The Trump Administration has an amazing opportunity to affect tech and telecom policy. His appointments to the Federal Communications Commission will make all the difference in what has been a bitterly divisive and aggressive left-wing term under Chairman Tom Wheeler.
That is if he gets to make any appointments.
Senate Democrat Leader Harry Reid and President Obama are making a last ditch effort to control the Internet. They are circulating a petition to lift the hold on Commissioner Jessica Rosenworcel and have her reconfirmed next week just before Congress recesses.
Under this scenario, Republicans are on the verge of destroying one of the largest sectors of the economy. For what?
The best Trump and the Republicans can hope for is a 2-2 split on the FCC period. Wheeler has made it clear that he will not follow the tradition of the outgoing administration’s chairman stepping down. Wheeler plans to stay. At least an even split would prevent them from forcing through more anti-free market regulations, and teach Wheeler to compromise.
A 2-2 split slows down the new commission’s ability to make reforms and reexamine the highly controversial, overbearing, partisan rulings from the last few years.
A 3-2 Democrat controlled FCC means the commission will immediately start pushing through regulations that Wheeler yanked from the Commission’s November meeting agenda — items that Chairmen John Thune, Fred Upton, and Greg Walden all asked Wheeler to hold off on. Wheeler refused to listen to any congressional guidance, be it from Republicans or Democrats, before President-elect Trump’s election.
If Rosenworcel is reconfirmed it is not to solidify the reconfirmation of Commissioner Ajit Pai. He has a year left in his term. With her reconfirmation the FCC stays under Democrat control under the Trump administration. And the President-elect is robbed of his ability to nominate two new commissioners.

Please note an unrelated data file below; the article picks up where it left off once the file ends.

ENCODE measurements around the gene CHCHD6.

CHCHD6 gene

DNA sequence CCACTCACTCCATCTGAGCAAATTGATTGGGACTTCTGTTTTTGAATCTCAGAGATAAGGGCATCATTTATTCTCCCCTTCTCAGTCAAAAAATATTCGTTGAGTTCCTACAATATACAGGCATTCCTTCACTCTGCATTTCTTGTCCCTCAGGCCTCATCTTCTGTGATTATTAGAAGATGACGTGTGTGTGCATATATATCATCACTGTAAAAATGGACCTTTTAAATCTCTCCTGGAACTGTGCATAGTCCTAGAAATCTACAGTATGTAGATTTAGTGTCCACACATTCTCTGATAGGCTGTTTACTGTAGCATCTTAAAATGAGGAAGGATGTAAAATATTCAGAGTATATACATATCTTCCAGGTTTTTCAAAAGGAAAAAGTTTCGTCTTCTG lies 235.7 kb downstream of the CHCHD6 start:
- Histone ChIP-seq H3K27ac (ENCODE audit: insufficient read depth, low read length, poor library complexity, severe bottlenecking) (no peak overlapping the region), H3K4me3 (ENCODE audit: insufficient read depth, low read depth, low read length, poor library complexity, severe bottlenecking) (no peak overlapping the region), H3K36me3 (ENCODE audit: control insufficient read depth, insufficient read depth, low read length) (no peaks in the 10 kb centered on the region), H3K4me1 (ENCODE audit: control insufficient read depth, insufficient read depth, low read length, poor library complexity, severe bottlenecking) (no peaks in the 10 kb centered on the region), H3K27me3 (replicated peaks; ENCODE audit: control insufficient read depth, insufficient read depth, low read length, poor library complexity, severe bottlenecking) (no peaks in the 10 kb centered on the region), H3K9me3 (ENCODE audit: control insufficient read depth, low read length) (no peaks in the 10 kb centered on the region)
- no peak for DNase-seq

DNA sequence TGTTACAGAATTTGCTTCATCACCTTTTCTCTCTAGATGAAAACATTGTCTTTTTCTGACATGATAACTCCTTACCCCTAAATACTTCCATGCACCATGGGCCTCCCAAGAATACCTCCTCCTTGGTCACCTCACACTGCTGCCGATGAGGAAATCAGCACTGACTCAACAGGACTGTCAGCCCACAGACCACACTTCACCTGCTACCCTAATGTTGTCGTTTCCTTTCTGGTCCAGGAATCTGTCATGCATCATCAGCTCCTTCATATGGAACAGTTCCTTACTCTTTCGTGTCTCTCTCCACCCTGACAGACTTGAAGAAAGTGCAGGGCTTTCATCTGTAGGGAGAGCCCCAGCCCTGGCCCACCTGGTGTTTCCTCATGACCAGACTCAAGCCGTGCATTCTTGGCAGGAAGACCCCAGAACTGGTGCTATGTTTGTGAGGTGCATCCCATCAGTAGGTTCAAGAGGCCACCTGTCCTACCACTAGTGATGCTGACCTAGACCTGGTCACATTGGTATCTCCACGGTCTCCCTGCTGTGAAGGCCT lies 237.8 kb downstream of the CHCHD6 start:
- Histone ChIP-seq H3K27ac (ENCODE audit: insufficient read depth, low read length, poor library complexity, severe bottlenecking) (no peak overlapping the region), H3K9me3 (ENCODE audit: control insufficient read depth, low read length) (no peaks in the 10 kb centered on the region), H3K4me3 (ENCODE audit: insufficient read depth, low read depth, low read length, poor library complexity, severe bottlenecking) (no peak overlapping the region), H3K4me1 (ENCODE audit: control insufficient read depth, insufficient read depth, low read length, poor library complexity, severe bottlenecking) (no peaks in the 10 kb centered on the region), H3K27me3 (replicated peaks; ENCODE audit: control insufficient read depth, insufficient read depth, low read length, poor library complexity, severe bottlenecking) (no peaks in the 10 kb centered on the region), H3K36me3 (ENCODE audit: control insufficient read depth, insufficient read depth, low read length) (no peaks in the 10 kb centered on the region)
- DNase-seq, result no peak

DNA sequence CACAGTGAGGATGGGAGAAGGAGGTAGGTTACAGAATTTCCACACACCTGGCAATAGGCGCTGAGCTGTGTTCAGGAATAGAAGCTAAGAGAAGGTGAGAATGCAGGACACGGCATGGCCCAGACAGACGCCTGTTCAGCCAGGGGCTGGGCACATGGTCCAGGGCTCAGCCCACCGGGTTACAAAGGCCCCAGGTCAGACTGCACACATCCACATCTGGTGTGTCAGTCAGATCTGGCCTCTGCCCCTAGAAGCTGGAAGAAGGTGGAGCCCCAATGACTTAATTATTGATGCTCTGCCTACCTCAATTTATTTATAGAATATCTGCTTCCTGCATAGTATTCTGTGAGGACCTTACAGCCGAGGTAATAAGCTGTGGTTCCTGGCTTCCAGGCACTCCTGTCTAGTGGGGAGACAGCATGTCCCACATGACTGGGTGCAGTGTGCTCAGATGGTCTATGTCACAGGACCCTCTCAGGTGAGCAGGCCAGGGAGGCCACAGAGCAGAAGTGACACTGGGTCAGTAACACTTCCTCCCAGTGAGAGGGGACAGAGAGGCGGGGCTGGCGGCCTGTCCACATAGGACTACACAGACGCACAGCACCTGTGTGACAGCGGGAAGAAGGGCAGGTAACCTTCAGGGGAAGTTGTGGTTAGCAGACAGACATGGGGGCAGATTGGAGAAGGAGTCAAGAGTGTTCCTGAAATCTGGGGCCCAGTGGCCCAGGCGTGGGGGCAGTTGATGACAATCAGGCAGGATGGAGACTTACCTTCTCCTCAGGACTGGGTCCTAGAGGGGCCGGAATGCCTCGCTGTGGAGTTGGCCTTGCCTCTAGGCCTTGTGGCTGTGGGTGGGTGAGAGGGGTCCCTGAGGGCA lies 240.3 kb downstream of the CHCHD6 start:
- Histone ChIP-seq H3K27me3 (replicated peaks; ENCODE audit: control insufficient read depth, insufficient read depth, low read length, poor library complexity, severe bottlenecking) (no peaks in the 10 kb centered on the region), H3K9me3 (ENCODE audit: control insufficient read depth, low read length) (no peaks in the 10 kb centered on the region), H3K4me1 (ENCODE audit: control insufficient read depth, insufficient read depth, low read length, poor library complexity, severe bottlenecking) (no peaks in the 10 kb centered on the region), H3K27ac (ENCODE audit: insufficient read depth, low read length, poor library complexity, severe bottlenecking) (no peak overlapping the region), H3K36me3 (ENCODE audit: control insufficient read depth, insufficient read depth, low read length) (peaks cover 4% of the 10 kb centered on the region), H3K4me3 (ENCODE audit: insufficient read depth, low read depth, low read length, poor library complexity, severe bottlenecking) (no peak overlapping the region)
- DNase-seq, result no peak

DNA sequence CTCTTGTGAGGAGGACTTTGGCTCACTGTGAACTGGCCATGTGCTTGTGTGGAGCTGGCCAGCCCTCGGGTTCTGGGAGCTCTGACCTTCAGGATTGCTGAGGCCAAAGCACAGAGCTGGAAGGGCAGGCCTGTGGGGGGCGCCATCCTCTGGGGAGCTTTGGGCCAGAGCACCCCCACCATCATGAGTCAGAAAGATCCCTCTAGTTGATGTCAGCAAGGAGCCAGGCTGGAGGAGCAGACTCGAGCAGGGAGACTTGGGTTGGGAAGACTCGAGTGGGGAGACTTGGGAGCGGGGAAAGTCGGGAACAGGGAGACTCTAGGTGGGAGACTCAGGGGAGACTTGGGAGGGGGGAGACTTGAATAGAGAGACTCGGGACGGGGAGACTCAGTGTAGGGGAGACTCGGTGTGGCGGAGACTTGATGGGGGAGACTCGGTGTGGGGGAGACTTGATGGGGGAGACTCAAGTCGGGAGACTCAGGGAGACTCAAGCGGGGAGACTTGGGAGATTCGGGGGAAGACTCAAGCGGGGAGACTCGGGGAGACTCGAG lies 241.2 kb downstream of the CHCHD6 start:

The current commission should not be rewarded for its bad behavior. Just today an article in the Hill by Larry Spiwak detailed some of Tom Wheeler’s shamefully partisan moves :
- Attempting to force non-profits filing in commission proceedings to reveal their donor lists in clear violation of Supreme Court precedent;
- Improperly coordinating with the White House to encourage mass “clicktivism” as probative evidence to support the FCC’s controversial decision to reclassify broadband internet access as a Title II common carrier telecommunications service while deliberately ignoring any serious economic analysis of the issue;
- Hiring people for senior leadership positions at the commission even though they filed as interested parties in dockets they were later tasked with supervising, thus creating a serious conflict of interest problem;
- Illegally attempting to hold a Twitter town hall with an outside party to discuss a yet-to-be-released commission item during the Sunshine Act “quiet period”;
- Only making public the results of an internal peer review critical of the FCC’s economic analysis in the Business Data Services proceeding on the very day comments were due, thus depriving interested parties of an opportunity for meaningful comment;
- Continuing to lie to the American people that cable and satellite companies allegedly charge consumers $231 a year in set-top box rental fees, even though that number was thoroughly and publicly debunked;
- Improperly expanding the FCC’s important merger review authority to impose conditions and “voluntary commitments” to serve select political constituencies and priorities that by any reasonable account had no nexus to any specific merger-related harm;
- And as perhaps the most partisan act Wheeler grasping the hands of his fellow Democratic commissioners and raising them high over their heads in a victory salute to a standing ovation after the Open Internet Order vote. Such childish behavior simply confirmed what every telecommunications professional already knew: Wheeler had no intention of conducting a dispassionate analysis and viewing all parties equally before the law. (I shudder to think what would happen if several justices of the Supreme Court were to do the same after a controversial ideological vote.)
Senate Republicans should not be making last minute deals with Obama and Harry Reid. They should continue to hold the line so that President Trump can name the new appointees to the commission.